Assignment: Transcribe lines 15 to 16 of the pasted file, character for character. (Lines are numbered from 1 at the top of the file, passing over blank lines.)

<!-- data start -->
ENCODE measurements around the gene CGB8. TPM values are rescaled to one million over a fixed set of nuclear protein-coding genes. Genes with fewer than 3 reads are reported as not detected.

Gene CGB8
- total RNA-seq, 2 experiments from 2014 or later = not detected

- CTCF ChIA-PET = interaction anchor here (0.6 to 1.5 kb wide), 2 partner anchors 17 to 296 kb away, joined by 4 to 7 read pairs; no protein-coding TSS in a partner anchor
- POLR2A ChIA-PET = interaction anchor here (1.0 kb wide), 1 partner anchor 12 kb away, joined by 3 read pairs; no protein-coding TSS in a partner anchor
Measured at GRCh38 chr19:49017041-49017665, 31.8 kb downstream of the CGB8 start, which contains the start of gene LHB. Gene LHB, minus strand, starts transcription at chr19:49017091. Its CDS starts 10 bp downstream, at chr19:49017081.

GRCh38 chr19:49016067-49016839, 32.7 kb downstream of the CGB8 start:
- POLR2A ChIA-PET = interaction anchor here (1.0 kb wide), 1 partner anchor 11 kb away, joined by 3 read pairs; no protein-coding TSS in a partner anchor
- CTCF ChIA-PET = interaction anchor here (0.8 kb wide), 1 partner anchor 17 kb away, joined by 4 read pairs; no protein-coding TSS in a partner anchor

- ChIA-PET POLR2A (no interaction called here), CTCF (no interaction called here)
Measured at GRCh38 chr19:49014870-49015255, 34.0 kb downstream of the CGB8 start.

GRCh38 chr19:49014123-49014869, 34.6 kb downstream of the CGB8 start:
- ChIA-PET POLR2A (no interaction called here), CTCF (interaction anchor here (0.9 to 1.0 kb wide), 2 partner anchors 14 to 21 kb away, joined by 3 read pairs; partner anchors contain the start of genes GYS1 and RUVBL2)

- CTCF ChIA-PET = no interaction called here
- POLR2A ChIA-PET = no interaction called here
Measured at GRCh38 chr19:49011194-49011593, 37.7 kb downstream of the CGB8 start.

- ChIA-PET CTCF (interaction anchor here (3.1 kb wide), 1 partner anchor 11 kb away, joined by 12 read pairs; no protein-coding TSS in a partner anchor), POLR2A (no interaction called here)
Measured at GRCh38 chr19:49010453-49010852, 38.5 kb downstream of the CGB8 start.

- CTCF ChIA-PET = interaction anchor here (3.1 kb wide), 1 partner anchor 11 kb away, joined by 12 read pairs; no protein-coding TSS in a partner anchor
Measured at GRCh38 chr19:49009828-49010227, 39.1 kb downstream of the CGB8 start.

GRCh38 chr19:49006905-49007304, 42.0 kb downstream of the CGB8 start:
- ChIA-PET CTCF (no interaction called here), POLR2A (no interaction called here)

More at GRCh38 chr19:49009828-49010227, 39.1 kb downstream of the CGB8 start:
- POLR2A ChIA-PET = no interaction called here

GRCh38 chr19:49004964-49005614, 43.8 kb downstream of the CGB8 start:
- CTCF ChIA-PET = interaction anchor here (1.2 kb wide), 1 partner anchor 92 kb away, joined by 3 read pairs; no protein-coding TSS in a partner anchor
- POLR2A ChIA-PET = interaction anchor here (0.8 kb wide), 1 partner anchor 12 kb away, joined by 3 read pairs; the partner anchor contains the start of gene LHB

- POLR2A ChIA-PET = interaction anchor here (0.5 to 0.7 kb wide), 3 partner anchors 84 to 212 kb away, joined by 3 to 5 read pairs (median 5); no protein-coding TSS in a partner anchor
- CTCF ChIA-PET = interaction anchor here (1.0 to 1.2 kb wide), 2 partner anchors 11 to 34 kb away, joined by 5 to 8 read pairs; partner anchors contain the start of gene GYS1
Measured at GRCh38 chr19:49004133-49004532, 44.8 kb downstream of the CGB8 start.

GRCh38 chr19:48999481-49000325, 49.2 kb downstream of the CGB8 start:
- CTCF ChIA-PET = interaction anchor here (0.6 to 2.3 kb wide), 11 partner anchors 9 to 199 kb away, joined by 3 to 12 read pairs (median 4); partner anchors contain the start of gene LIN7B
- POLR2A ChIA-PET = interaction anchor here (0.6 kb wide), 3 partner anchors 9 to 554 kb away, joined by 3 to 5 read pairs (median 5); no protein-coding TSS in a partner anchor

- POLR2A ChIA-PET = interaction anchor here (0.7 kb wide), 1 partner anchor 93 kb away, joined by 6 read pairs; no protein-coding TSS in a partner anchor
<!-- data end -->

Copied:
- POLR2A ChIA-PET = no interaction called here
Measured at GRCh38 chr19:49011194-49011593, 37.7 kb downstream of the CGB8 start.